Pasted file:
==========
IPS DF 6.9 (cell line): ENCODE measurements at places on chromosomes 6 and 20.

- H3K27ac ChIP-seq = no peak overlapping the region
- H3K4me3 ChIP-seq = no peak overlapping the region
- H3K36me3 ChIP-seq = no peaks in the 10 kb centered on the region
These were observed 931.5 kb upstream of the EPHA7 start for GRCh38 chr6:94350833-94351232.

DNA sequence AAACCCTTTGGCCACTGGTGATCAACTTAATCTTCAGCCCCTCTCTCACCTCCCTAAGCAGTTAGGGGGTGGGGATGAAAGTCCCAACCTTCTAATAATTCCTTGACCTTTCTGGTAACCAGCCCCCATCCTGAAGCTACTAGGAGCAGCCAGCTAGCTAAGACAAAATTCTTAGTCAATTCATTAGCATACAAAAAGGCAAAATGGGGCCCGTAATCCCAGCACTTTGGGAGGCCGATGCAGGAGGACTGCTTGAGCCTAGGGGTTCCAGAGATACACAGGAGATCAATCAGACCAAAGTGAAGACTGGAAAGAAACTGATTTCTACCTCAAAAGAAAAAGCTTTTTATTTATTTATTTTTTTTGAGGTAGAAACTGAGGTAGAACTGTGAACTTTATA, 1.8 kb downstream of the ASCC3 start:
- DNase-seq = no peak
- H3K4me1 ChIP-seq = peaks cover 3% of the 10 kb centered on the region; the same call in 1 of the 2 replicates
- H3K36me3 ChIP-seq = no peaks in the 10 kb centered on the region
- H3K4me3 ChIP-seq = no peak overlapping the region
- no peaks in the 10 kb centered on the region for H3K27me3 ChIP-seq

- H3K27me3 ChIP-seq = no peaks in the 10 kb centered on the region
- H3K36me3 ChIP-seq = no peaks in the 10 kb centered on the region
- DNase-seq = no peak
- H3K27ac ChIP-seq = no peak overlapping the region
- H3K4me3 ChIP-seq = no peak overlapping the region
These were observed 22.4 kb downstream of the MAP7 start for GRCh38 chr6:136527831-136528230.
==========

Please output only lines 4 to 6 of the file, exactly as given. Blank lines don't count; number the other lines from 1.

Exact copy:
- H3K36me3 ChIP-seq = no peaks in the 10 kb centered on the region
These were observed 931.5 kb upstream of the EPHA7 start for GRCh38 chr6:94350833-94351232.

DNA sequence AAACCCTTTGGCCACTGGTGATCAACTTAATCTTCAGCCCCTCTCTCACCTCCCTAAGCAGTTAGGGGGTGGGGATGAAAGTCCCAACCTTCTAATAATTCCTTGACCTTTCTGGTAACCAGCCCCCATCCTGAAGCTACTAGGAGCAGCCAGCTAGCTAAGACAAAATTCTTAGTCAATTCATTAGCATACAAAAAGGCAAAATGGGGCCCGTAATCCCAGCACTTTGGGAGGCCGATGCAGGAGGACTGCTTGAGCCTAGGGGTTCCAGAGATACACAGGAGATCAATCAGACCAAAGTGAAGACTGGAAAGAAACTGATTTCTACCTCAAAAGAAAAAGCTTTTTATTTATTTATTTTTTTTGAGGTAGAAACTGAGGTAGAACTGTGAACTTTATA, 1.8 kb downstream of the ASCC3 start: